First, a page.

Duff seems overmatched by the demands of the role, and she emotes recklessly and unconvincingly. None of the others do much to pick up the dramatic slack.

Farrands’ weak script and unfortunate choice to treat the story as a horror movie with a fantasy point of view turn into the film’s biggest drawbacks, though. Tacky, amateurish and barely watchable, Haunting delivers a massive misfire.

The Disc Grades: Picture B/ Audio B/ Bonus C+

The Haunting of Sharon Tate appears in an aspect ratio of approximately 2.40:1 on this Blu-ray Disc. This became a mainly satisfactory presentation.

Overall sharpness seemed good. A little softness crept into the presentation at times, but the majority of the film brought appealing delineation and accuracy.

No issues with jagged edges or shimmering occurred, and I noticed no edge haloes. Source flaws were absent, as the movie looked consistently clean.

Like many period films of this sort, Haunting gave us an amber-tinted palette. Some teal appeared as well, but the golden feel dominated. Within those parameters, the hues were positive.

Blacks seemed deep and dark, while shadows showed good smoothness and clarity. Despite some softness, I felt pretty happy with the transfer.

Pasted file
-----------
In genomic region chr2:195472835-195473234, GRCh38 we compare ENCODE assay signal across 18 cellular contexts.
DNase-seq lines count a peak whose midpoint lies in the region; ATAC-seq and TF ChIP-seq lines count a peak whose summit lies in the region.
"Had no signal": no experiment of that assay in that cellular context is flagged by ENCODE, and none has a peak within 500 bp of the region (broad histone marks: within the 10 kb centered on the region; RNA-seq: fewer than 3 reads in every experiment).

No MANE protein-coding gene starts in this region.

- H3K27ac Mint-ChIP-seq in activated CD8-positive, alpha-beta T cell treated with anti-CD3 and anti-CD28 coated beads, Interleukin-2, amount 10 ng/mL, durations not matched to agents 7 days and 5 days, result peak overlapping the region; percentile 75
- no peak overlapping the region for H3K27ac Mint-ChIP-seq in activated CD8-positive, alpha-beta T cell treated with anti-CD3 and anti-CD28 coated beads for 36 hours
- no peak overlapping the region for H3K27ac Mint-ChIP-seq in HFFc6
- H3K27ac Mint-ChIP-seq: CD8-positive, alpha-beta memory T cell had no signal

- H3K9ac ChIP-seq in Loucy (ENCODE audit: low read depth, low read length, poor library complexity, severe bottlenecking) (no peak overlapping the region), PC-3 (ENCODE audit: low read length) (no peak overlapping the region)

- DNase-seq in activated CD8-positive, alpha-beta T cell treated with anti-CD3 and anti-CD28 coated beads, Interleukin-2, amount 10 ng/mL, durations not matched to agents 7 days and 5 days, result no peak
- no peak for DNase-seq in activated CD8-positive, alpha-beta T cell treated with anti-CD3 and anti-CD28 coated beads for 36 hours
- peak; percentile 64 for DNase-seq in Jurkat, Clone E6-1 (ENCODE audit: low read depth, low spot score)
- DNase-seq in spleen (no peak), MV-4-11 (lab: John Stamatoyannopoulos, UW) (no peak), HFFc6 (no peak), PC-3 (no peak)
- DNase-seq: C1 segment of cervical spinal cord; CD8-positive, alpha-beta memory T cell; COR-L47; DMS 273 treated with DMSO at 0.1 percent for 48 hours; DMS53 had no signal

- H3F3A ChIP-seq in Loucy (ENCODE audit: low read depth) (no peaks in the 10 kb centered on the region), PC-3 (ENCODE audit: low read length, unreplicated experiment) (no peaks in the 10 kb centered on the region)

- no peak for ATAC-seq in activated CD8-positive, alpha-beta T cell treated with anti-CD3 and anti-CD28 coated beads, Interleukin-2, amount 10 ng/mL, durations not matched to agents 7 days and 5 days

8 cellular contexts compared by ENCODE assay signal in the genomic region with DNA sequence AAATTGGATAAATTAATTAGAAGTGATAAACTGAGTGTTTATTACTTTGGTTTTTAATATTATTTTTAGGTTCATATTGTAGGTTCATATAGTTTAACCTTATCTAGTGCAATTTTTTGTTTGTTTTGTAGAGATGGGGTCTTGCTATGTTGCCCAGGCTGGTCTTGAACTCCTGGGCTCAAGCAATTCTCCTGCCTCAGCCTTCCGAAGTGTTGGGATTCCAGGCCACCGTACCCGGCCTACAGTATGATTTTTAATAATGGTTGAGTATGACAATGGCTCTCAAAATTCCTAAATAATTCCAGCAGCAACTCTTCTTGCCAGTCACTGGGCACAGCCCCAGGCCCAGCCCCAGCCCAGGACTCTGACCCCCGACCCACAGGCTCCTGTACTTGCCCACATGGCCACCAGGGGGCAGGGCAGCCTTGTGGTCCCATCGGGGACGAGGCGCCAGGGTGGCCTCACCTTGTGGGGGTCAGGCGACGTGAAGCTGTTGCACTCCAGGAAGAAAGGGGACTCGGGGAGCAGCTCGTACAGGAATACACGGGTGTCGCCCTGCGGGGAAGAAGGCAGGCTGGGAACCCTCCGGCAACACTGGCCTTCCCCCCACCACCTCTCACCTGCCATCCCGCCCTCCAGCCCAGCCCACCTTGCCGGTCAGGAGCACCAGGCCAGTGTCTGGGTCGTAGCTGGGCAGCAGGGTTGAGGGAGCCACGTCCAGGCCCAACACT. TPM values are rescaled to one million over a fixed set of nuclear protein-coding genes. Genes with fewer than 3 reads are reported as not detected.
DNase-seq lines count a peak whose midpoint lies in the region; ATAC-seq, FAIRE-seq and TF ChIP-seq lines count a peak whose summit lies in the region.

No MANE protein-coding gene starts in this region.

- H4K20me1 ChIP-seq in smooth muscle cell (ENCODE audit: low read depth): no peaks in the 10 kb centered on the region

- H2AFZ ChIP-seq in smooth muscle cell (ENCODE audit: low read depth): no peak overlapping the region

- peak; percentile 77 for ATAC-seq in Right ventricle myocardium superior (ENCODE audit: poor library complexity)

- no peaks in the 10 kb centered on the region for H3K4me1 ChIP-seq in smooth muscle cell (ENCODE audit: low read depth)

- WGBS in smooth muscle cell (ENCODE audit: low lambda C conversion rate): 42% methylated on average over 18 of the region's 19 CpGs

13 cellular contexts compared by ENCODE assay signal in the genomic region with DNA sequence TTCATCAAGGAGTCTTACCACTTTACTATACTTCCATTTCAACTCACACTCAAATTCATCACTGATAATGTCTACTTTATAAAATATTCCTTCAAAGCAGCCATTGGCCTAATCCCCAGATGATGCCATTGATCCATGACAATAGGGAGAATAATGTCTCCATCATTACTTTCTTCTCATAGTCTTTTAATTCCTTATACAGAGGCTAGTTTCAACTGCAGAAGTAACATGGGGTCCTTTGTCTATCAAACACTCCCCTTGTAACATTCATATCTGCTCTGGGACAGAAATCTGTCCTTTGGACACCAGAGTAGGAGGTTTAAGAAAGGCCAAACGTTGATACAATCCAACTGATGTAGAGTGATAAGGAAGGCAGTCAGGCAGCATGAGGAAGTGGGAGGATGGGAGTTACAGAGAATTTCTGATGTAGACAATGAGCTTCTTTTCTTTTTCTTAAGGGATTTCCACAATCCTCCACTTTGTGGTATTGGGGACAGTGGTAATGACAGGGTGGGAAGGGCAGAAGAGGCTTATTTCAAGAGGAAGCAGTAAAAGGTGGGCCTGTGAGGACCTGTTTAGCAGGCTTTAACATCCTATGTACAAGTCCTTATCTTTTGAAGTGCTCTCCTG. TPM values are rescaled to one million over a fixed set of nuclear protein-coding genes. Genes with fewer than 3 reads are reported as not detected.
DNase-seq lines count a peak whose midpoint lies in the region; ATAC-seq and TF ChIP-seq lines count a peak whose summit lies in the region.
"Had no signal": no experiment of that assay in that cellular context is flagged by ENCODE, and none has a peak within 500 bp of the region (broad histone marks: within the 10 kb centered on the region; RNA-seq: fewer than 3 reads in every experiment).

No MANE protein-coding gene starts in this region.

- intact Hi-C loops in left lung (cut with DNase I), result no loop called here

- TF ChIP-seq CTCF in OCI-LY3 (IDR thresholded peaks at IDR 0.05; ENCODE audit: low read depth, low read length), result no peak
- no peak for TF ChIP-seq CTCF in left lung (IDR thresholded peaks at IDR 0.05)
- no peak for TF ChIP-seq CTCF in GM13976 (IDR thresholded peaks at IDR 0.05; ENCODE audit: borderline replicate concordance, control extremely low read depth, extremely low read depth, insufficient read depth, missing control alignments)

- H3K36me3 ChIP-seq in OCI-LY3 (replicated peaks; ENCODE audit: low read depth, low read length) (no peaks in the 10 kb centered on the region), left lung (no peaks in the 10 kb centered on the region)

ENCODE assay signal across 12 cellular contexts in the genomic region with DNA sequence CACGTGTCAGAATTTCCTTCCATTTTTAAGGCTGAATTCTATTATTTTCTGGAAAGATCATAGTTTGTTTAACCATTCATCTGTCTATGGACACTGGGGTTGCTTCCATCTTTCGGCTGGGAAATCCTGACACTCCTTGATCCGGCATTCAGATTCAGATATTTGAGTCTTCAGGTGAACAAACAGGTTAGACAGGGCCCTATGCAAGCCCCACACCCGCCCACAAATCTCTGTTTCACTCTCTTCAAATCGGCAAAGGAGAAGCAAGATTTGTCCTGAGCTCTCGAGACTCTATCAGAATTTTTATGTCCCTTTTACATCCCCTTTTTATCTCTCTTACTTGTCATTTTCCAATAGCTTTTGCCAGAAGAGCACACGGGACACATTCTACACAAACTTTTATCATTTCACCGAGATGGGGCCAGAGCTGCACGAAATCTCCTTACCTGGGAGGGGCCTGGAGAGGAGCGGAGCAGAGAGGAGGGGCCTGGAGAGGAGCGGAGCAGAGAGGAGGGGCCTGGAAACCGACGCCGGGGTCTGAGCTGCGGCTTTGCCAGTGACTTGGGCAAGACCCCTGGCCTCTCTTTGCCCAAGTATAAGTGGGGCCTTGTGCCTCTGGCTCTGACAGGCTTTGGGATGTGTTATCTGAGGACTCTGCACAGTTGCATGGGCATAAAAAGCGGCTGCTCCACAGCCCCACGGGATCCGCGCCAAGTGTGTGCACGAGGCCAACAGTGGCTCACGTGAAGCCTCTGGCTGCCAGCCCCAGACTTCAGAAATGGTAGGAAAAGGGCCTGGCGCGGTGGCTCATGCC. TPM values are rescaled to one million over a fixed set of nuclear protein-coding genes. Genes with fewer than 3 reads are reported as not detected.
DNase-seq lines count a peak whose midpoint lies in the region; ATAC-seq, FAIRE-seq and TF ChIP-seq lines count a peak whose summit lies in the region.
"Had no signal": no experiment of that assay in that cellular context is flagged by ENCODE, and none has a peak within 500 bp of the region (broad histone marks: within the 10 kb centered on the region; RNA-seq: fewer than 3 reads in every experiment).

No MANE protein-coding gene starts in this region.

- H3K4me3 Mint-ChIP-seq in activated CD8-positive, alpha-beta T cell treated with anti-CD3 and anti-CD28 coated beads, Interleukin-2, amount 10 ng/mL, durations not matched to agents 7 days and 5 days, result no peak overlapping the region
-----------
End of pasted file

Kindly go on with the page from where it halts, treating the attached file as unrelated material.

As for the DTS-HD MA 5.1 soundtrack of Haunting, it lacked a ton of ambition. The soundfield focused on music and creepy ambience, though it opened up on occasion, mainly in terms of “jolt scares”. Nothing especially memorable occurred, though.

Audio quality was fine. Speech seemed natural and concise, without edginess or other issues.

Music offered good clarity and range, and effects worked well enough. They didn’t have much to do, but they appeared reasonably accurate. All of this ended up as a perfectly satisfactory soundtrack for this sort of movie.

A few extras appear, and the main attraction comes from an audio commentary with writer/director Daniel Farrands. He offers a running, screen-specific look at history, research and factual liberties, story/characters, sets and locations, cast and performances, music, and related domains.

Overall, Farrands offers a useful chat. While I don’t agree with many of his choices, he explains them well and makes this an engaging and informative piece.

Premonitions runs 14 minutes, one second and includes notes from actors Hilary Duff, Jonathan Bennett, Lydia Hearst, Ryan Cargill, Bella Popa, Pawel Szajda, Tyler Johnson and Fivel Stewart.

The featurette discusses story/characters as well as cast and performances. Some minor insights emerge but this mostly feels like a fluffy chat with the actors.

The disc opens with ads for Mara, The Super and Lizzie. No trailer for Haunting.

As a take on the infamous actions of Charles Manson and his “family”, The Haunting of Sharon Tate fails. It turns the true crome material into cheap, amateurish horror. The Blu-ray brings generally good picture and audio as well as a few bonus materials. Haunting flops.

Viewer Film Ratings: 1 Stars Number of Votes: 1
0 3: